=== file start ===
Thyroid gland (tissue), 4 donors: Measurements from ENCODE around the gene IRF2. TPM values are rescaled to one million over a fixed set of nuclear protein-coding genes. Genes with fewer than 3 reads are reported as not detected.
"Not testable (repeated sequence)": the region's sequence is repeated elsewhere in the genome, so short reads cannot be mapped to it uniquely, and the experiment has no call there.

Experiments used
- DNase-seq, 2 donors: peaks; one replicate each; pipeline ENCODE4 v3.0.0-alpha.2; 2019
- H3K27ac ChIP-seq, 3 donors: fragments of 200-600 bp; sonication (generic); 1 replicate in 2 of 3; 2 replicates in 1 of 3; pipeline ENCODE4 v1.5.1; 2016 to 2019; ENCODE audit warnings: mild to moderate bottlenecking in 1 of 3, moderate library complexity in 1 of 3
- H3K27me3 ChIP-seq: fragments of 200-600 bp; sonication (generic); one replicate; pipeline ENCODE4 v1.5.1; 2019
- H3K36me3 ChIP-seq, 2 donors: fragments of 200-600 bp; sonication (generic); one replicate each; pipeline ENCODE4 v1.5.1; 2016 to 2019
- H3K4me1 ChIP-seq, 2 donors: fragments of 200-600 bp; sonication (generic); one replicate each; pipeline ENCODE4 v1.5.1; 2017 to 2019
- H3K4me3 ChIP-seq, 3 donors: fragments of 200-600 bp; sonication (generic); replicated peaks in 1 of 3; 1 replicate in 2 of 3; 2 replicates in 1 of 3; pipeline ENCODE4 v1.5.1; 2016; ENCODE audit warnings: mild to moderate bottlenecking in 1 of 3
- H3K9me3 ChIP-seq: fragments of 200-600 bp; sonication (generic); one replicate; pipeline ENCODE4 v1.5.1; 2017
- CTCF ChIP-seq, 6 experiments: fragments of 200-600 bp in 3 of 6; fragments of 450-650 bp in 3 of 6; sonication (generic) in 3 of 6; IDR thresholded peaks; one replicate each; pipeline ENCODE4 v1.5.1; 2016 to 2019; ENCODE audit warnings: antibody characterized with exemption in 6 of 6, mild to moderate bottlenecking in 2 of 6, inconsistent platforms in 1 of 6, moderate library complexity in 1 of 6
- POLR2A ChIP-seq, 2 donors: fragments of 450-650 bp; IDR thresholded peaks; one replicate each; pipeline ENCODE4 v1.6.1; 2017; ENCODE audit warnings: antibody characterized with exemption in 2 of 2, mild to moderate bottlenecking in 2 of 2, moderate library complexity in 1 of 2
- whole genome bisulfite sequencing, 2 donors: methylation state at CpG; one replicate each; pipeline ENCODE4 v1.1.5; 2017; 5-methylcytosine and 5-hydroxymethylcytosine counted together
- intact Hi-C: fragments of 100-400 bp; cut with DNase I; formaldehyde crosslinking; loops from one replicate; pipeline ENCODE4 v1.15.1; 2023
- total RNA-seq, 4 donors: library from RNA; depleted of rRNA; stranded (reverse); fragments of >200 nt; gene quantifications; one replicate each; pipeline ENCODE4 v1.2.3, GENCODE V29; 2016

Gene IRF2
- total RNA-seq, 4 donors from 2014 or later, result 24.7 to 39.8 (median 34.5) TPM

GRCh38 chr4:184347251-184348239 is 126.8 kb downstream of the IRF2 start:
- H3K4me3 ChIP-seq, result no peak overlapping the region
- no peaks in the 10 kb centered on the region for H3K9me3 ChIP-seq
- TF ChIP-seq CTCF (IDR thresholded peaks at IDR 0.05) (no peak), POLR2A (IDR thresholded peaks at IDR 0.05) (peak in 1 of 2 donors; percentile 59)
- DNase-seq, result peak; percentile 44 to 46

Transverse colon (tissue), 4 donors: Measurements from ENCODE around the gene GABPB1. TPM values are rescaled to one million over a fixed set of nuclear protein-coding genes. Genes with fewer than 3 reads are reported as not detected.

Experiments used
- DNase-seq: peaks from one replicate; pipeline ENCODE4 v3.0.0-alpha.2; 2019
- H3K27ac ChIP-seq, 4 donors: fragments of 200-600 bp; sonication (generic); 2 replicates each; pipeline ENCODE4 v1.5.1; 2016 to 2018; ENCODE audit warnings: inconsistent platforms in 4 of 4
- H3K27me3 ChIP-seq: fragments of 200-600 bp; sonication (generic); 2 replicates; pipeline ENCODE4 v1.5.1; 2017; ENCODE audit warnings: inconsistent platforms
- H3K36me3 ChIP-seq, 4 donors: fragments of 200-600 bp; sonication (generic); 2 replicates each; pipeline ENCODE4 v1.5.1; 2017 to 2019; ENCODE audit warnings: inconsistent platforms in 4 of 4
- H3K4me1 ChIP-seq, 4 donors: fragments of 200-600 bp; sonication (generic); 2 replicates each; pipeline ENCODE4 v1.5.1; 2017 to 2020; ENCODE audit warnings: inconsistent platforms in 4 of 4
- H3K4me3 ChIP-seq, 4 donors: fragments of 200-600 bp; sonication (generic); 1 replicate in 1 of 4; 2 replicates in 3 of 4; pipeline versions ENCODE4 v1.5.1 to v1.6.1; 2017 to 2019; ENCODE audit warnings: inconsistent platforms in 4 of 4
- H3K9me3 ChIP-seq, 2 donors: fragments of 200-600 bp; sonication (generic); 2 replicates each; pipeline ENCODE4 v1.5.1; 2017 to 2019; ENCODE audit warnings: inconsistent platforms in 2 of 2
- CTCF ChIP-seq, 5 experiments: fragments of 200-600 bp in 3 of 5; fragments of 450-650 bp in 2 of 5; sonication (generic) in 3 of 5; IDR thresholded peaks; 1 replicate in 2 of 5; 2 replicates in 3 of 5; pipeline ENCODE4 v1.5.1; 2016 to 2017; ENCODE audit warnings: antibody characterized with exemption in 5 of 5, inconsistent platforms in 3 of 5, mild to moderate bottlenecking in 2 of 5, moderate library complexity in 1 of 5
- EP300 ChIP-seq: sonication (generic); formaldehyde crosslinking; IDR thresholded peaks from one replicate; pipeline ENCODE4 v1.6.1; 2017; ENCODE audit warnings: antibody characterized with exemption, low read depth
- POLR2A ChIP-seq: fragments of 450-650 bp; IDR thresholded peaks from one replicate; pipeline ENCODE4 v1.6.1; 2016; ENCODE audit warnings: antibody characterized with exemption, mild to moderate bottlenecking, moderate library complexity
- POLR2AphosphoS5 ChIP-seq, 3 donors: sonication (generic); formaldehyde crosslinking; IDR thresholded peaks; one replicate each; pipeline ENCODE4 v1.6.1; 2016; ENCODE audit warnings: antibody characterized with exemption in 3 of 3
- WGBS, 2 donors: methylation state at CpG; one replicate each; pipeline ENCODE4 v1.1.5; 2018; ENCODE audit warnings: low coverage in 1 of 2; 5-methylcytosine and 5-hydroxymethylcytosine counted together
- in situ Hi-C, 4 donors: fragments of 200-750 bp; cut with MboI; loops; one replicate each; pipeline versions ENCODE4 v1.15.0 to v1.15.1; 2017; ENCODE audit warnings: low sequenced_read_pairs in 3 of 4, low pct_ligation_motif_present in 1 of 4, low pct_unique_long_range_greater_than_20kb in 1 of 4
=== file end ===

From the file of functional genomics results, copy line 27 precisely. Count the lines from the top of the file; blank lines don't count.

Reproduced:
- H3K27me3 ChIP-seq: fragments of 200-600 bp; sonication (generic); 2 replicates; pipeline ENCODE4 v1.5.1; 2017; ENCODE audit warnings: inconsistent platforms